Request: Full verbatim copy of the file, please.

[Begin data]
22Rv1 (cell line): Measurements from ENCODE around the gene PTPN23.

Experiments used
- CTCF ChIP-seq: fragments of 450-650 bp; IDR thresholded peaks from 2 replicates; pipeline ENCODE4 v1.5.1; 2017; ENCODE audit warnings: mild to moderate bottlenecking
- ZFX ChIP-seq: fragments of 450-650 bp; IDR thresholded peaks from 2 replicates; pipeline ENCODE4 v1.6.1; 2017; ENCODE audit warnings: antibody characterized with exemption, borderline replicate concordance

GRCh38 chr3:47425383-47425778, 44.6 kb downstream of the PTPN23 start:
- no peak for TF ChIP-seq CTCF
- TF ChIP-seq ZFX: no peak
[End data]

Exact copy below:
22Rv1 (cell line): Measurements from ENCODE around the gene PTPN23.

Experiments used
- CTCF ChIP-seq: fragments of 450-650 bp; IDR thresholded peaks from 2 replicates; pipeline ENCODE4 v1.5.1; 2017; ENCODE audit warnings: mild to moderate bottlenecking
- ZFX ChIP-seq: fragments of 450-650 bp; IDR thresholded peaks from 2 replicates; pipeline ENCODE4 v1.6.1; 2017; ENCODE audit warnings: antibody characterized with exemption, borderline replicate concordance

GRCh38 chr3:47425383-47425778, 44.6 kb downstream of the PTPN23 start:
- no peak for TF ChIP-seq CTCF
- TF ChIP-seq ZFX: no peak